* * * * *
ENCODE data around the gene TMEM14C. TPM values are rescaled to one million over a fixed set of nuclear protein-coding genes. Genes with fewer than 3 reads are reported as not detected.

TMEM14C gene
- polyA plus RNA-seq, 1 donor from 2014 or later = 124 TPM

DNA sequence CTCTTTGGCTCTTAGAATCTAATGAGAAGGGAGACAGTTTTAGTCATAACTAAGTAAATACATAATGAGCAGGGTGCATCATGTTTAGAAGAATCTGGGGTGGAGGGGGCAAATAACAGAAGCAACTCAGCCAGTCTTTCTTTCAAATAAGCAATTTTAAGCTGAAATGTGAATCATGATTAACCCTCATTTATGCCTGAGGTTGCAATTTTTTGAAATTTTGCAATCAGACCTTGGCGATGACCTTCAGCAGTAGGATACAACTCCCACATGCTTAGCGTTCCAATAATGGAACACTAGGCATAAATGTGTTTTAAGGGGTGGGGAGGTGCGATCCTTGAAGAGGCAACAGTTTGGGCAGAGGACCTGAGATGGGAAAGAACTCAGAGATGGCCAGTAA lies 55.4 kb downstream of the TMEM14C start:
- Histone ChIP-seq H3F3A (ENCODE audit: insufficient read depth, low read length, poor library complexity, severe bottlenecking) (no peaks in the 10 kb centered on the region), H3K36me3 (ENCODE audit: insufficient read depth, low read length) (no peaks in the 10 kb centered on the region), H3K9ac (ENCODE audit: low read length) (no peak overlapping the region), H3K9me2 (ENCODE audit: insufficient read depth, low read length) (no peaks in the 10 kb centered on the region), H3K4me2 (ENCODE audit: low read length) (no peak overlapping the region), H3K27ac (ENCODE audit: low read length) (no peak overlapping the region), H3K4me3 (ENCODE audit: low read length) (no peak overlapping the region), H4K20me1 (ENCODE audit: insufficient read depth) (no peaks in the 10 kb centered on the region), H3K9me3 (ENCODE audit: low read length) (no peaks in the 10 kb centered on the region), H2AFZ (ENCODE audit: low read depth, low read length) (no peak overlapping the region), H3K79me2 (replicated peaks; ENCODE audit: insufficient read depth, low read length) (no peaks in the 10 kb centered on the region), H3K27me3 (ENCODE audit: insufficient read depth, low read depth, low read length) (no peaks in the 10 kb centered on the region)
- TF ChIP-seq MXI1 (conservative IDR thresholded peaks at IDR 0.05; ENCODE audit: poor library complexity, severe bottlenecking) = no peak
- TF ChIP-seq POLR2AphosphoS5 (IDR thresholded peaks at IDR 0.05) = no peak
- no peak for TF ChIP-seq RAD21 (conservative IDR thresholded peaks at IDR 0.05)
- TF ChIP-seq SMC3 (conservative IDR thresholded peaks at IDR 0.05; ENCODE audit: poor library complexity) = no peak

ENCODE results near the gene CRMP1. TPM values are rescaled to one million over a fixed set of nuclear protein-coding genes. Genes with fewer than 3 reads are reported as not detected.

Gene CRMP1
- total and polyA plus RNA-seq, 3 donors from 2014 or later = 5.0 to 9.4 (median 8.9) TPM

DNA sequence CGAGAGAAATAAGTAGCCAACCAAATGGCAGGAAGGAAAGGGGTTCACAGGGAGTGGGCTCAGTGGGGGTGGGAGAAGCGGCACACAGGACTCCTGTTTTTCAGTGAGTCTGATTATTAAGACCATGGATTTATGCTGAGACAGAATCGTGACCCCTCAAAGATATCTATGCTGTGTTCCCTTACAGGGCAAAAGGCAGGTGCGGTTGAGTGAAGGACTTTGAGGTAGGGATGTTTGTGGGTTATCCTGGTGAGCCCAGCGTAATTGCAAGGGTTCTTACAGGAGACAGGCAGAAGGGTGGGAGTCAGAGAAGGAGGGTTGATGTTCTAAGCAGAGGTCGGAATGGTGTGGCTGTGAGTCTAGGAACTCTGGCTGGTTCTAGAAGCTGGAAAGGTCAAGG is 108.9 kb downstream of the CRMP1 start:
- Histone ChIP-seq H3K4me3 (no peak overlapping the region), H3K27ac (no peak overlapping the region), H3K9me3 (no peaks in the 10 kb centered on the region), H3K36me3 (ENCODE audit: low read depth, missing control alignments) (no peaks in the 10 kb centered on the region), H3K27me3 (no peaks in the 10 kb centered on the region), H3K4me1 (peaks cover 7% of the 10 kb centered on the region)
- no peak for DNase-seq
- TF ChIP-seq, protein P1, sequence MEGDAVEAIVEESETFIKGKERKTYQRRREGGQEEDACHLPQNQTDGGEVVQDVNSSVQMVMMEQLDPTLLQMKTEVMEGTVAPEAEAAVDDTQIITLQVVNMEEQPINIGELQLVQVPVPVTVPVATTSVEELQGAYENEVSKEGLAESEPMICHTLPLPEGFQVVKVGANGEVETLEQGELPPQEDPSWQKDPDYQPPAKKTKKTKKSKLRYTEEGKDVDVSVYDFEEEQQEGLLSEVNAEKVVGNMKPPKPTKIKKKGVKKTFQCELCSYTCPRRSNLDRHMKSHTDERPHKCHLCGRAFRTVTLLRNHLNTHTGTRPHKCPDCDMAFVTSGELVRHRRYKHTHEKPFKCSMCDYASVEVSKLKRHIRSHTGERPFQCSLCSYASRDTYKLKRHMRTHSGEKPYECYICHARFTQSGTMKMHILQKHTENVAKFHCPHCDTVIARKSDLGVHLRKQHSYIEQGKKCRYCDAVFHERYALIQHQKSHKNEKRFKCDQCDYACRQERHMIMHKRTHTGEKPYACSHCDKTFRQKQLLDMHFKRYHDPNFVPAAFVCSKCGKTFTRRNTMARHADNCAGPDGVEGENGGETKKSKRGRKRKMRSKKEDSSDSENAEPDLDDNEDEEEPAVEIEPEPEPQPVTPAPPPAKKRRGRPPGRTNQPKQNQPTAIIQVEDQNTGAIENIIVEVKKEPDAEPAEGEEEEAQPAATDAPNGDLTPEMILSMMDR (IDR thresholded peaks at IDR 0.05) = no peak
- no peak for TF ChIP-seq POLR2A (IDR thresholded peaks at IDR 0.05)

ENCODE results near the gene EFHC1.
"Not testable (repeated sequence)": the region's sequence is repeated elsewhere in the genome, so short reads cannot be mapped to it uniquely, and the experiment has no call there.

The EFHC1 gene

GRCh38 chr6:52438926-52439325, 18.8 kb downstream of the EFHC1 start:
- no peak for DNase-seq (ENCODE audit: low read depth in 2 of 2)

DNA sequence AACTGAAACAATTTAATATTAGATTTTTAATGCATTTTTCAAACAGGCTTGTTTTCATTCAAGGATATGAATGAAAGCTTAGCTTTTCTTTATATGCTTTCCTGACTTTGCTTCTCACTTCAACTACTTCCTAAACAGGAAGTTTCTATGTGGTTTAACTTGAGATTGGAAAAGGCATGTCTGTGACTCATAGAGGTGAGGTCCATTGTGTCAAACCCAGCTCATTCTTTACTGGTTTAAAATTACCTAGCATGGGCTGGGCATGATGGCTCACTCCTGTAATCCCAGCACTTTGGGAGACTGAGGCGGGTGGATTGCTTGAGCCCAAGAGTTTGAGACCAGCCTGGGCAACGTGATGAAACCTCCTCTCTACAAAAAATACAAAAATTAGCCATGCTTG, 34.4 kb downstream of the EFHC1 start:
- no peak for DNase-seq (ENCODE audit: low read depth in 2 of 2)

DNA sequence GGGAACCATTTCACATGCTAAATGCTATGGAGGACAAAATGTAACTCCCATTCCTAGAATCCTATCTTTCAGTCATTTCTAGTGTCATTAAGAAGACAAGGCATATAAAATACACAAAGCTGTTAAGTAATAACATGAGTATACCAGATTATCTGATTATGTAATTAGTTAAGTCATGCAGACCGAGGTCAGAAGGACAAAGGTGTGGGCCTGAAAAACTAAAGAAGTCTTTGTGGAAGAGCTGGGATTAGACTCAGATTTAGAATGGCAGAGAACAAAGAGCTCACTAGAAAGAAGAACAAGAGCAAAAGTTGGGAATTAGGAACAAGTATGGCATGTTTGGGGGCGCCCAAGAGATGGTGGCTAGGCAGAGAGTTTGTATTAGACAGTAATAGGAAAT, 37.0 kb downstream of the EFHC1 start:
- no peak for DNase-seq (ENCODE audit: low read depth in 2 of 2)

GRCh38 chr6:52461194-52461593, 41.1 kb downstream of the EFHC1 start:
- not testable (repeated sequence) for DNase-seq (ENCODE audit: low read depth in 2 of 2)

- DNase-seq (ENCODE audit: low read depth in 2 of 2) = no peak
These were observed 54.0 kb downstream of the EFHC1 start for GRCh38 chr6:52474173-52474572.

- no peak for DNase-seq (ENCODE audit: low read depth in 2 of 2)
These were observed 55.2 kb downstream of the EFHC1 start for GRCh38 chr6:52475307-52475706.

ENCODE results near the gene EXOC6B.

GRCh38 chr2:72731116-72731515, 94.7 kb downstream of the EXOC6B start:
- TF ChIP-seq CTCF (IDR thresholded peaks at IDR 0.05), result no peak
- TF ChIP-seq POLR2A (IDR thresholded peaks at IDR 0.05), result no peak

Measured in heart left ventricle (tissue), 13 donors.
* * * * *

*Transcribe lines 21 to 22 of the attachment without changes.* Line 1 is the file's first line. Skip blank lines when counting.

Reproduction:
GRCh38 chr6:52438926-52439325, 18.8 kb downstream of the EFHC1 start:
- no peak for DNase-seq (ENCODE audit: low read depth in 2 of 2)